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ut_convert

Converts a time variable from one set of units to another (deprecated; use cd_convert).

Prototype

load "$NCARG_ROOT/lib/ncarg/nclscripts/csm/contributed.ncl"

	function ut_convert (
		dateFrom  : numeric,  
		unitsTo   : string    
	)

	return_val [dimsizes(dateFrom)] :  double

Arguments

dateFrom

The original date(s) to convert. It must contain a "units" attribute in one of two formats recognized by the Udunits library:

standard
gregorian
The following common calendaring systems are NOT recognized by the Udunits library.
no_leap
360
365_day
command_year
n kyr B.P.

unitsTo

The new date unit to convert to, which must adhere to the same restrictions on the input units.

Return value

An array of type double and the same size as dateFrom.

Description

Unidata no longers supports the internal code that ut_convert is based on. We therefore strongly recommend that you use the cd_convert function instead.

This function converts dateFrom from its original Julian/Gregorian units to the new specified units, using the built-in functions ut_calendar and ut_inv_calendar.

If the input data does not contain a units attribute, then an error message will be printed and all missing values will be returned.

To quote the Udunits man page:

The udunits(3) package uses a mixed Gregorian/Julian calendar system. Dates prior to 1582-10-15 are assumed to use the Julian calendar, which was introduced by Julius Caesar in 46 BCE and is based on a year that is exactly 365.25 days long. Dates on and after 1582-10-15 are assumed to use the Gregorian calendar, which was introduced on that date and is based on a year that is exactly 365.2425 days long. (A year is actually approximately 365.242198781 days long.) Seemingly strange behavior of the udunits(3) package can result if a user-given time interval includes the changeover date. For example, ut_calendar and ut_inv_calendar can be used to show that 1582-10-15 *preceded* 1582-10-14 by 9 days.

Caveats of Udunits:

  • Year 0 is treated as year 1, because year 0 does not exist in the real world calendar.
  • The length of a month is fixed at 1/12 of a tropical year or 2629743.831225 seconds. This means if you have a units of something like "months since 1870-1-1", then at time = 0 you will get:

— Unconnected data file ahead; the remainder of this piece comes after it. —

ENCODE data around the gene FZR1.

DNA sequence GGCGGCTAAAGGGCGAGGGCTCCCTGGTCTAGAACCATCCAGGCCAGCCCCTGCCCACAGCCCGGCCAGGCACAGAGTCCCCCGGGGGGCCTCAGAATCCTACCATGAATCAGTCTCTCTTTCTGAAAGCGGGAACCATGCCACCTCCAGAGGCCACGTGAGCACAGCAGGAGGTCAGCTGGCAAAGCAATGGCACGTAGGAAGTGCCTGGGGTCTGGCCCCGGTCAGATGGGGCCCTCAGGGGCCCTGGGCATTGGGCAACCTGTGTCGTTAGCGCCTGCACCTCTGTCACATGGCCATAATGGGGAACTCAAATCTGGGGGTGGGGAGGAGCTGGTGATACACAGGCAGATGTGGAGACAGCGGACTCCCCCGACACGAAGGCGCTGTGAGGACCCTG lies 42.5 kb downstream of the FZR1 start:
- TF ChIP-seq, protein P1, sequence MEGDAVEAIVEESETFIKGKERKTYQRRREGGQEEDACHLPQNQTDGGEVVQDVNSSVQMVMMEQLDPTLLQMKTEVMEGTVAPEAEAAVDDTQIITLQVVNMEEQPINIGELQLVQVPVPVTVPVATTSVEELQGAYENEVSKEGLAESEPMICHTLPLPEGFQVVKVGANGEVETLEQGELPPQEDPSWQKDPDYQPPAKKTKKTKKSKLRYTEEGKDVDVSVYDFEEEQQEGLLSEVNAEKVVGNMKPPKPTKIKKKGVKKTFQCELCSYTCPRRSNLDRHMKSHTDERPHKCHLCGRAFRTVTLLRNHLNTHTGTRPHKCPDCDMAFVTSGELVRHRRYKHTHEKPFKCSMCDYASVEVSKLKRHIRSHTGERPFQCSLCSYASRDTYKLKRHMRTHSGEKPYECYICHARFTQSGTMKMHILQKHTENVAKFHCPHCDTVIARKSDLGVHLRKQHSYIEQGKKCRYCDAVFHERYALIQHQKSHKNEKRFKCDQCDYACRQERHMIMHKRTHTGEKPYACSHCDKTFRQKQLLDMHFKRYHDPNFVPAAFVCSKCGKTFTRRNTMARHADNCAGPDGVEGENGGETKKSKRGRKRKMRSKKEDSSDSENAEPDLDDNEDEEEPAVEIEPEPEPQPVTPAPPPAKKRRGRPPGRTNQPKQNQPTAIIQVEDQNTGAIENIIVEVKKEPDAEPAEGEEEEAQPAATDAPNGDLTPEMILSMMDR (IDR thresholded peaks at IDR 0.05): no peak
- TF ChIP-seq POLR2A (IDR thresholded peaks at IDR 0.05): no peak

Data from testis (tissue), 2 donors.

•     year   = 1870
        month  = 1
        day    = 1
        hour   = 0
        second = 0
    
    However, at time = 1, you will get:
        year   = 1870
        month  = 1
        day    = 31
        hour   = 10
        second = 3.83122
    
This function was contributed by Carl J. Schreck, III, a graduate student at the University at Albany in the Department of Earth and Atmospheric Sciences.

See Also

cd_convert, cd_string, cd_calendar, cd_inv_calendar

Examples

The following require that contributed.ncl be loaded prior to invoking the function.

       load "$NCARG_ROOT/lib/ncarg/nclscripts/csm/contributed.ncl"

Example 1

Convert a time variable from hours to days:

  time_hours = ut_inv_calendar( 2000, 01, 01, 00, 00, 00,  "hours since 1800-01-01 00:00", 0 )
  print( time_hours )
  time_days = ut_convert( time_hours, "days since 1800-01-01 00:00" )
  print( time_days )
The above will output:
Variable: time_hours
Type: double
Total Size: 8 bytes
            1 values
Number of Dimensions: 1
Dimensions and sizes:   [1]
Coordinates:
Number Of Attributes: 1
  units :       hours since 1800-01-01 00:00
(0)     1753152

Variable: time_days
Type: double
Total Size: 8 bytes
            1 values
Number of Dimensions: 1
Dimensions and sizes:   [1]
Coordinates:
Number Of Attributes: 1
  units :       days since 1800-01-01 00:00
(0)     73048
Example 2

Overlay on a Hovmueller two datasets that use different units for their time coordinates:

  data2&time = ut_convert( data2&time, data1&time@units )
  contour1 = gsn_csm_hov( wks, data1, res1 )
  contour2 = gsn_csm_hov( wks, data2, res2 )
  overlay( contour1, contour2 )